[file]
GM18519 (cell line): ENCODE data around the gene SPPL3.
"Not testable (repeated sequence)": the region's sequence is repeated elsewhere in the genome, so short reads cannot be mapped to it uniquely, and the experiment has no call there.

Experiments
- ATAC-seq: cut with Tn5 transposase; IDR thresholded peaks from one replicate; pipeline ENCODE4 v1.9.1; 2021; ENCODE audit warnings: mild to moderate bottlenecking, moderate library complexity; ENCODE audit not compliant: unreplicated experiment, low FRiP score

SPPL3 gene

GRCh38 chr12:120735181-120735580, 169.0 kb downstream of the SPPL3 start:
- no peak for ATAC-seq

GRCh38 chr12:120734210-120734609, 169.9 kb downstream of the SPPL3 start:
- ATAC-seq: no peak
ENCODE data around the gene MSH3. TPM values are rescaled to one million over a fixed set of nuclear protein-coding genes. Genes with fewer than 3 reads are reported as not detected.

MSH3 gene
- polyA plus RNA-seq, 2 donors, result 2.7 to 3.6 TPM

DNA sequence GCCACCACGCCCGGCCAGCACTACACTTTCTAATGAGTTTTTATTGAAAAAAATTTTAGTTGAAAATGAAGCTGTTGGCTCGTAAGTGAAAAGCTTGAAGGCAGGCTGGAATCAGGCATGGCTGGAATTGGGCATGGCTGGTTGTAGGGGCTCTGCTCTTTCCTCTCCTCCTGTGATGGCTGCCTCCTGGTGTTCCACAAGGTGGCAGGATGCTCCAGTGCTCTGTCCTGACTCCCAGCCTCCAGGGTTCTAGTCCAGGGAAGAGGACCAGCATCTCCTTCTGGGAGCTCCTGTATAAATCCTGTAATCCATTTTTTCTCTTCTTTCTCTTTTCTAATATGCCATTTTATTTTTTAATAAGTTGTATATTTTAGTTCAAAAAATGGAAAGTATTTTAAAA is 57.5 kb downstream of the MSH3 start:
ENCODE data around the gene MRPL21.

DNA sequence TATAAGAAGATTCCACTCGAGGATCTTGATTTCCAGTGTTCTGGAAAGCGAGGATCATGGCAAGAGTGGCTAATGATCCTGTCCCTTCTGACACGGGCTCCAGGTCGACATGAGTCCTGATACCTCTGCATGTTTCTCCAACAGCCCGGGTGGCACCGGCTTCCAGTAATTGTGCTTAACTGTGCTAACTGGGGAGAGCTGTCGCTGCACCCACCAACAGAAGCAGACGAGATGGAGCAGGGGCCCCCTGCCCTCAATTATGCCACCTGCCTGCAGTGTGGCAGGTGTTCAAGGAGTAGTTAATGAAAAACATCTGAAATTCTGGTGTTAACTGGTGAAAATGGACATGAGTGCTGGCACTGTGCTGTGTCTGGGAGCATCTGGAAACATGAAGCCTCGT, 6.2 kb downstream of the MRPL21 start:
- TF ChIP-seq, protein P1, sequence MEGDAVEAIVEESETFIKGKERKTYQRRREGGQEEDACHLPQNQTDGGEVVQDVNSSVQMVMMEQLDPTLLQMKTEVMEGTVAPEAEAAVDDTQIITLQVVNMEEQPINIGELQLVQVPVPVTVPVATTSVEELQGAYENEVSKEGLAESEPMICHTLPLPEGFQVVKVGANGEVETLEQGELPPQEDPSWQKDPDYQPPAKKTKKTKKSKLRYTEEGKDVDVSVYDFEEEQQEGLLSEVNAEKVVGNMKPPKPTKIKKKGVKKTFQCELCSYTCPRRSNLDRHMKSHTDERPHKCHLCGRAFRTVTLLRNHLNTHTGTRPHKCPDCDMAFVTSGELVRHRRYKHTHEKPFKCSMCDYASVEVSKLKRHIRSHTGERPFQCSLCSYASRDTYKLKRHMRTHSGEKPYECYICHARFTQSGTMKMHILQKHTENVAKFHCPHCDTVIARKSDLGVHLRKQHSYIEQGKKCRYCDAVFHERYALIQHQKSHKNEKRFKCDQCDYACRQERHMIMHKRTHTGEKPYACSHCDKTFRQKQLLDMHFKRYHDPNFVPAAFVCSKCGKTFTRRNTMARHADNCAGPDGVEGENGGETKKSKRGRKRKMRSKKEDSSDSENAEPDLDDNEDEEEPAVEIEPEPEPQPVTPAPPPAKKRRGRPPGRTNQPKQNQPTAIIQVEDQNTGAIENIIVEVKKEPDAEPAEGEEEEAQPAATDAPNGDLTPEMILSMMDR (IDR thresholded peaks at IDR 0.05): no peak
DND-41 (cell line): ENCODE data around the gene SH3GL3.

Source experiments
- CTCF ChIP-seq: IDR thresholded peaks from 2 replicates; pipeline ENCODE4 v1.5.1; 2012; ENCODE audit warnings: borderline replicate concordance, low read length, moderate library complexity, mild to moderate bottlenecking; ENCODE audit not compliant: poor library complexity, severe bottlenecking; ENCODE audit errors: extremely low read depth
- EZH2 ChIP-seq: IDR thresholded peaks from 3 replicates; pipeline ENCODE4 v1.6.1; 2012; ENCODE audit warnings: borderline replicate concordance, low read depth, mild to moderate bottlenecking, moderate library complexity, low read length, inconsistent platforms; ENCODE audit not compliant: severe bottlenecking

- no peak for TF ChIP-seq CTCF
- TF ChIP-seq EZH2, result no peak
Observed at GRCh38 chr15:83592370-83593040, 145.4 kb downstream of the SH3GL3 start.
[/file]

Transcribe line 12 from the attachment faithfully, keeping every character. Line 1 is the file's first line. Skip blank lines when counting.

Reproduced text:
- polyA plus RNA-seq, 2 donors, result 2.7 to 3.6 TPM